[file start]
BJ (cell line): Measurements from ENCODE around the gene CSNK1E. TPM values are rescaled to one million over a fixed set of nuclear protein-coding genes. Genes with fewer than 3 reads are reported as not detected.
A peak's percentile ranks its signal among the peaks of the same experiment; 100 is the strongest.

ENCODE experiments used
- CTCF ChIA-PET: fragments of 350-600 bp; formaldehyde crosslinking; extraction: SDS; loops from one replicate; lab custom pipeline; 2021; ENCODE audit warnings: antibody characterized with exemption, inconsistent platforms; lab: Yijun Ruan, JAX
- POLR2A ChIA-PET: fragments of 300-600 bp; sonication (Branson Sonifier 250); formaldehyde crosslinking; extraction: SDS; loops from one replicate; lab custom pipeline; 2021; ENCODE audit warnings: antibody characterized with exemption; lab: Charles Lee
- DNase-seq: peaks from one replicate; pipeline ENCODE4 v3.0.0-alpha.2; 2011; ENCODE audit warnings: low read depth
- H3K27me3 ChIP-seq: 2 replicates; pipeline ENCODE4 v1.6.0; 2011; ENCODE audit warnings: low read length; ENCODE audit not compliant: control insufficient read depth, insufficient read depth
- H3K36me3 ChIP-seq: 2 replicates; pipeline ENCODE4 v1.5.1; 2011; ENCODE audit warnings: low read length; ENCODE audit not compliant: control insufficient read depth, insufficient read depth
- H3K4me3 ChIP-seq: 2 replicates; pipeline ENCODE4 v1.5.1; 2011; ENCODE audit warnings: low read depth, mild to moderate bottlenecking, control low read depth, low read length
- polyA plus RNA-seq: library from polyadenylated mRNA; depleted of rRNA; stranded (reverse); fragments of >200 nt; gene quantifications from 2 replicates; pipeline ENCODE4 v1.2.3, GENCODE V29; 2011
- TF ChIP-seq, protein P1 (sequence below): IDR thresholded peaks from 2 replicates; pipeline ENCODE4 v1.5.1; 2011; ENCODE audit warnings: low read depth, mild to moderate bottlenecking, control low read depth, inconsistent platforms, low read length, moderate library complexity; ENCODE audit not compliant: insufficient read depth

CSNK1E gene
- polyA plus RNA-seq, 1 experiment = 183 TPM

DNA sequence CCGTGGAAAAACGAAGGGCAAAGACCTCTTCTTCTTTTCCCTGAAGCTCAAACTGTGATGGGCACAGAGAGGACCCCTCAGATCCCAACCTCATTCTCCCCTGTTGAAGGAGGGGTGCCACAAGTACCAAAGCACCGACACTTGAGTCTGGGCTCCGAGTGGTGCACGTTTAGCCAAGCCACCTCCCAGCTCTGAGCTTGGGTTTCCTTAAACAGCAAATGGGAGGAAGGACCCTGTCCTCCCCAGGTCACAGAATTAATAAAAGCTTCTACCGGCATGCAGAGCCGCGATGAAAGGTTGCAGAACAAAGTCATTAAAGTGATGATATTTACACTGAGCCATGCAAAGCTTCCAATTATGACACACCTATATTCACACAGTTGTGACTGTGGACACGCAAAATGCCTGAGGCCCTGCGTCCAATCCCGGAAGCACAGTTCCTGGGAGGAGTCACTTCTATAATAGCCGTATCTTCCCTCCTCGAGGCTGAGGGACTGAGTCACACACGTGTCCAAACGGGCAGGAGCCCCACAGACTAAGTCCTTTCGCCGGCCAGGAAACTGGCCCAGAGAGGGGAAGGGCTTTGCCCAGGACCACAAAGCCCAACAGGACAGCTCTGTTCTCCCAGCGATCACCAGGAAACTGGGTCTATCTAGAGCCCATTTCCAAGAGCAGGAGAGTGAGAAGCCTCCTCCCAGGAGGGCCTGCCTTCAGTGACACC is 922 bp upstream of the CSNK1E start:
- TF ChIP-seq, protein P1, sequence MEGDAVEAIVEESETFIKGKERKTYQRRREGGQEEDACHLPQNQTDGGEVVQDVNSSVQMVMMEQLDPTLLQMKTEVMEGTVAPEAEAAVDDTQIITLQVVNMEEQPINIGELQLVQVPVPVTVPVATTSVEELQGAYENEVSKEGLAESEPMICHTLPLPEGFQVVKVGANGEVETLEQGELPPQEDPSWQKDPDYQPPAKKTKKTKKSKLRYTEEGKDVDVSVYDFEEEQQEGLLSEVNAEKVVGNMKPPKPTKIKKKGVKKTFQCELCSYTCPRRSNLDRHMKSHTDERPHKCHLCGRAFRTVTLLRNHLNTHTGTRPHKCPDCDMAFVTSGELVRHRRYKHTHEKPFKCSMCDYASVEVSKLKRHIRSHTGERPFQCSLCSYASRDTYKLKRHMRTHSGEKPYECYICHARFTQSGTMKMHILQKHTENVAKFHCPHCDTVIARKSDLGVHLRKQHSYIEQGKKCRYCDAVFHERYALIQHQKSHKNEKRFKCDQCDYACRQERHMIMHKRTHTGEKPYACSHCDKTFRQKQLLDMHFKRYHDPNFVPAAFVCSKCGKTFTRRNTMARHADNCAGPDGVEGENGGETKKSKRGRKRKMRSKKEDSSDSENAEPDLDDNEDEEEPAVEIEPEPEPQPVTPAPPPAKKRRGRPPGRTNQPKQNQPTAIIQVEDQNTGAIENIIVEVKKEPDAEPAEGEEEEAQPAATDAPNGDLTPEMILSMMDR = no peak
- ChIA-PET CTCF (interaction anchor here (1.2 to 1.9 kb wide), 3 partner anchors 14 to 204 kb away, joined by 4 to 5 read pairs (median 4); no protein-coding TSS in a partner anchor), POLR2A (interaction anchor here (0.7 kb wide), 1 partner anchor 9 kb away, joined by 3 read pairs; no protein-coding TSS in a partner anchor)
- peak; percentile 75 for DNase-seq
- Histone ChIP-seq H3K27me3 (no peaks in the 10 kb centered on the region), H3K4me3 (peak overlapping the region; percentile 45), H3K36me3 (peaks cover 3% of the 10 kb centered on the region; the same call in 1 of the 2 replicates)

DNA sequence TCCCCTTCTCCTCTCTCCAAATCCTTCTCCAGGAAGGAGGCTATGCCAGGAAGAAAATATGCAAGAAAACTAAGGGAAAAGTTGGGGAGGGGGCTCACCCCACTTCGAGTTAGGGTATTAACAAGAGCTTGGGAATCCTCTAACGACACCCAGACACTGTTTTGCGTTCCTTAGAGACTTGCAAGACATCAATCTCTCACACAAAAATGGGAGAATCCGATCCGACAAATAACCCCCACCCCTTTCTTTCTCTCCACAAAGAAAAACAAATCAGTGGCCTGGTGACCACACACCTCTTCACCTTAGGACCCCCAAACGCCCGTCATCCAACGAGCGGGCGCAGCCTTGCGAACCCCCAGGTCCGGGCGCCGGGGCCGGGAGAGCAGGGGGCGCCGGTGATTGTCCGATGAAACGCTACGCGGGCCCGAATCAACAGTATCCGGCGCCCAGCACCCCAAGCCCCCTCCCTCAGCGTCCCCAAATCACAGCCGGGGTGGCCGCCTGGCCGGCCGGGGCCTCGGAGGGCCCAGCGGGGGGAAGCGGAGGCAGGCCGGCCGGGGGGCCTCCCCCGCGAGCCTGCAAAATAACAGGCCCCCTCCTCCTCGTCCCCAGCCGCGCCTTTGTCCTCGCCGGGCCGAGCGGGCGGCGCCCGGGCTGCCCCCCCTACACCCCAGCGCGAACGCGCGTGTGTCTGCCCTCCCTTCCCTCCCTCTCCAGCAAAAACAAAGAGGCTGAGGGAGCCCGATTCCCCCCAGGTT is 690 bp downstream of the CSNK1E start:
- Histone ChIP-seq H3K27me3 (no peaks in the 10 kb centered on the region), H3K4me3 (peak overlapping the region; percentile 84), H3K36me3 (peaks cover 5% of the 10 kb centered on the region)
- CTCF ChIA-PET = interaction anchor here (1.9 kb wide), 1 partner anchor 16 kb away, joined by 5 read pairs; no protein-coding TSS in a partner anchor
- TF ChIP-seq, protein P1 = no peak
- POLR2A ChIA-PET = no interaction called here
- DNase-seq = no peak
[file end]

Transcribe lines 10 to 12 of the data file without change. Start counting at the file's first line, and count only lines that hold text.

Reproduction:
- polyA plus RNA-seq: library from polyadenylated mRNA; depleted of rRNA; stranded (reverse); fragments of >200 nt; gene quantifications from 2 replicates; pipeline ENCODE4 v1.2.3, GENCODE V29; 2011
- TF ChIP-seq, protein P1 (sequence below): IDR thresholded peaks from 2 replicates; pipeline ENCODE4 v1.5.1; 2011; ENCODE audit warnings: low read depth, mild to moderate bottlenecking, control low read depth, inconsistent platforms, low read length, moderate library complexity; ENCODE audit not compliant: insufficient read depth

CSNK1E gene